Opioid Use Disorder (OUD) is a complex disease characterized by compulsive use of opiate or opioid drugs even when there is a desire to stop or when consuming the drugs brings more harm than good. Even though healthcare providers sometimes prescribe them to treat pain, consistent use of legally prescribed or illegal opiate medications can result in an OUD. In 2018, more than 2 million Americans suffered from opioid use disorder, resulting in around 47,000 deaths.
The underlying causes of opiate addiction are not fully understood, but different factors such as family history, current lifestyle, and social circle are known to contribute to the disorder. Similar to other illnesses, OUD has specific signs and a pattern of progression, which can only be controlled with the help of a proper treatment program.
What are Opiates?
Opiates and opioids are narcotics that interact with nerve cells to reduce pain. Prescription opiates are intended to treat acute pain, especially after surgery or injury. Examples of prescription opiates include fentanyl, codeine, oxymorphone, and oxycodone. Heroin is another type of opiate that is derived from morphine and is generally used for recreational reasons. Opiates and opioids can become highly addictive not only because they minimize pain but also induce feelings of euphoria. Combined with a high tolerance, the result is usually an opioid use disorder. Short-term use of opiates does not result in the development of OUD, especially when you carefully read and follow the prescription instructions.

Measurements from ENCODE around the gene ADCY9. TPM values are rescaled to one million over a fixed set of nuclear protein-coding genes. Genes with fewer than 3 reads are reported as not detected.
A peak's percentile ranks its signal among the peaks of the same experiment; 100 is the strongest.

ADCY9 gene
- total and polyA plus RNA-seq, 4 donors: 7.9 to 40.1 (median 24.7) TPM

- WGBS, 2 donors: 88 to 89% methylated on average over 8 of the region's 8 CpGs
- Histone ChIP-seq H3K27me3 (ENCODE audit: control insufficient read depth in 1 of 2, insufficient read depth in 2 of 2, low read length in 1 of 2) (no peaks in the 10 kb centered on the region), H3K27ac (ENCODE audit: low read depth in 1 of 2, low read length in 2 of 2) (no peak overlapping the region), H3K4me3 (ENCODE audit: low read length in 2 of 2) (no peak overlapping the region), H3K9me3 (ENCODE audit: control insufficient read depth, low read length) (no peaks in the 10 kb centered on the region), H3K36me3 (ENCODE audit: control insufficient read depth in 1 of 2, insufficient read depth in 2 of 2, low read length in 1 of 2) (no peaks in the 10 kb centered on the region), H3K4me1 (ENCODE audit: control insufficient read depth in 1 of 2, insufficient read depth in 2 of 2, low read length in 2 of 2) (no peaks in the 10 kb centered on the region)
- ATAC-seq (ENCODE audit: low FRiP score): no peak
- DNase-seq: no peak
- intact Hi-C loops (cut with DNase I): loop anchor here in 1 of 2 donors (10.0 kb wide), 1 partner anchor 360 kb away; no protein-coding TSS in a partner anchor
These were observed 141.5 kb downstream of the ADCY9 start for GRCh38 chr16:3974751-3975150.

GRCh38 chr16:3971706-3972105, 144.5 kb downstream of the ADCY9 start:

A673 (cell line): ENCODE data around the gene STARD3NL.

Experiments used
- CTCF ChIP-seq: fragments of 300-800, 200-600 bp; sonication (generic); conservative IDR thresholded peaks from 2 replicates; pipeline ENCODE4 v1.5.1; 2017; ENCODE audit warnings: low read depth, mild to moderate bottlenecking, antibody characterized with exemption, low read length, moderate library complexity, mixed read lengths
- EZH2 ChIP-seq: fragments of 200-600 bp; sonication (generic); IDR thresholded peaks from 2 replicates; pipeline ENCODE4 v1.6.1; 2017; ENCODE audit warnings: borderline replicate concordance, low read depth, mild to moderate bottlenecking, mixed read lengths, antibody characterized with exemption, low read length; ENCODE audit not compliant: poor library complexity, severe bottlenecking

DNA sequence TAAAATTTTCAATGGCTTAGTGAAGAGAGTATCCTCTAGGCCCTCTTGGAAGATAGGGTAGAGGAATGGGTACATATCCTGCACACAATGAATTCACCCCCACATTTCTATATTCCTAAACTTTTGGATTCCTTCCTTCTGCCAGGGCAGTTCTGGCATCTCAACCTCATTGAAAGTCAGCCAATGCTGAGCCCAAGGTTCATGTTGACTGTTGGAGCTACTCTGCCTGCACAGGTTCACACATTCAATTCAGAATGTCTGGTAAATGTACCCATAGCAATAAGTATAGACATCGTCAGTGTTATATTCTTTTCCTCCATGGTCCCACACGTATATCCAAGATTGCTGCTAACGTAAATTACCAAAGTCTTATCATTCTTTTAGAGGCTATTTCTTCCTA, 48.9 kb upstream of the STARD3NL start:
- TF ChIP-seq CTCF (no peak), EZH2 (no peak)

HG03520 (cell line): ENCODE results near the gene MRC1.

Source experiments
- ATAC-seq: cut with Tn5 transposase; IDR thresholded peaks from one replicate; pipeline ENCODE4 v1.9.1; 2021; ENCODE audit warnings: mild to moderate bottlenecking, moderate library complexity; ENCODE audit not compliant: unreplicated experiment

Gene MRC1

Symptoms of Opioid Use Disorder
- Consuming more significant quantities of opiates or consuming them over a longer time than required.
- Feeling a strong compulsion to use opiates.
- Continuously failing to cut down on opiate consumption.
- Using opiates despite experiencing its adverse effects on personal and professional life.
- Spending a lot of time acquiring, using, and recovering from the side effects of the drug.
- Prioritizing opiates use over fulfilling obligations at work, home, or school.
- Using opiates even in physically dangerous situations, such as driving or operating machinery.
- Continuing to use the drug despite experiencing severe withdrawal symptoms and physical and mental health problems.
- Developing a high tolerance to opiates. This means you are now consuming a larger quantity to derive the same effects.